Both factors present barriers to developing a meaningful conversation around what best practice might look like and how this could be scaled up and rolled out nationally to plan for the workforce of the future.
In truth, workforce planning needs to enter policing’s lexicon as an accepted, everyday practice, if we are to begin to solve some of its long-term staffing challenges.
What best practice looks like and how forces can benefit
There isn’t a tried and tested method that has been used widely or consistently in policing. That being so, training, awareness and developing different perspectives on workforce planning would be a start. Start is the key word, and in the spirit of progress not perfection.
Effective workforce planning enables organisations to reduce the gap between supply and demand, which results in several efficiencies, including better service delivery, reduced vacancy rates and improved morale. Furthermore, it helps to integrate and influence other areas such as succession planning, talent management and organisational design.
There is no one-size-fits-all approach – each organisation needs to take account of its specific needs and operating context. However, in my experience, the hallmark of best practice is simple but excellent and consistent operational governance that is influenced and driven forward by outstanding individual leaders.
Whilst workforce planning isn’t a panacea or quick fix to the macro-conditions that police forces are contending with right now, when done well at an organisational level it would eliminate several of their key recruitment and retention challenges.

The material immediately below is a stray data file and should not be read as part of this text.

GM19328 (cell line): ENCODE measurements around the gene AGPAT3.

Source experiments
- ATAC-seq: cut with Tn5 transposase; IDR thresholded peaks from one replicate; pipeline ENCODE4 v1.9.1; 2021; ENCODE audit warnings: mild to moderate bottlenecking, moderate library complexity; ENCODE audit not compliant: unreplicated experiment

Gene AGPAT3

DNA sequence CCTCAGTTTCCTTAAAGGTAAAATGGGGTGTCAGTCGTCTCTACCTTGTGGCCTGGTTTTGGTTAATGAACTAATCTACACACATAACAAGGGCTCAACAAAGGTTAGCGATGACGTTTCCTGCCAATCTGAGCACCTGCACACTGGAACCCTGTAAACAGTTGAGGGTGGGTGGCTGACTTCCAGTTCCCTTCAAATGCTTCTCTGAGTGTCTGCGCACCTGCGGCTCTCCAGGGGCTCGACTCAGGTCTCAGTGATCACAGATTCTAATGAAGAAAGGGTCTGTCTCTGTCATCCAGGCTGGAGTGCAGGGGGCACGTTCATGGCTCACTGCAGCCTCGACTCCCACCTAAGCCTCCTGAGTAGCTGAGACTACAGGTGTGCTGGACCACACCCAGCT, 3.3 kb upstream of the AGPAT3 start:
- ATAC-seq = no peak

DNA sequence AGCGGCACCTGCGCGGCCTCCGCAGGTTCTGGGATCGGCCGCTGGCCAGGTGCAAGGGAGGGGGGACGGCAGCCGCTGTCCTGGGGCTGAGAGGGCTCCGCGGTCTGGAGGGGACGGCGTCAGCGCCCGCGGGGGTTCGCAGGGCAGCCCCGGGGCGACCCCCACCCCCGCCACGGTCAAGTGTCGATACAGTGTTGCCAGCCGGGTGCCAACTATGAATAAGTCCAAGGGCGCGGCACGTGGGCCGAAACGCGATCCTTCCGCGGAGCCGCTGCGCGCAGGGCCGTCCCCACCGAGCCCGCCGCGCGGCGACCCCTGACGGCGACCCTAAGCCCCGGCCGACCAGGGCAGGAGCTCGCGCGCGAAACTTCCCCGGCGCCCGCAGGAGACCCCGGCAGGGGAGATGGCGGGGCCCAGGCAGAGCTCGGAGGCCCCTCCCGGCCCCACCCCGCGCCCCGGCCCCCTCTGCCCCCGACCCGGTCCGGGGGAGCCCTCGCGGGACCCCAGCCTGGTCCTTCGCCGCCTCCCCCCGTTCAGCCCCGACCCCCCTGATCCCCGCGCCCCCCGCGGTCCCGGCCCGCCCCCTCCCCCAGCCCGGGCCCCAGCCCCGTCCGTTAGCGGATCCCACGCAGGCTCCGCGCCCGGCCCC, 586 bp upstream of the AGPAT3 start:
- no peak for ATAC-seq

For example, if the supply of a particular skill set is lower than demand, rather than accepting the deficit, an integrated approach to workforce planning would explore how a force can re-design its service delivery and still achieve its aims.
When supply options are limited (e.g., the Uplift programme requires police officers, and there is no discretion allowed for forces to challenge this), workforce planning can help identify actions that target supply weaknesses or opportunities, such as soliciting feedback loops to improve the onboarding and training experience of new recruits to slow the rate of attrition in the first 12-months.
Applying such a methodology to systematically work through workforce planning considerations and options is a way of ensuring that workforce planning is done well.
Whilst not the most exciting aspect of policing I grant you; workforce planning should form an intrinsic part of business planning for operating models, and other accountabilities such as the force management statements and people strategies.
As a public service predicated on legitimacy it is incumbent on the police to deliver value for money and one of the main ways of doing this is through the deployment and development of an effective workforce.
For a long time, policing has become increasingly reactive – outside of major city centres the chances of seeing a police officer doing anything other than responding to an incident are low, and for the public and the service perception matters.
If preventative policing, which makes communities safer and more confident, is something that we aspire to, forces need to plan accordingly.
Workforce planning helps them to plan for the future by aligning their workforce to what the organisation needs in order to deliver effective public services. It helps HR teams and senior leaders to think through what is required within their workforce to meet and manage demands at a local, national or service level in the face of the current skills and supply shortage.
Whilst we have a long way to go until workforce planning reaches widespread recognition and maturity in policing, we at Skills for Justice have made it our mission to kickstart the conversation.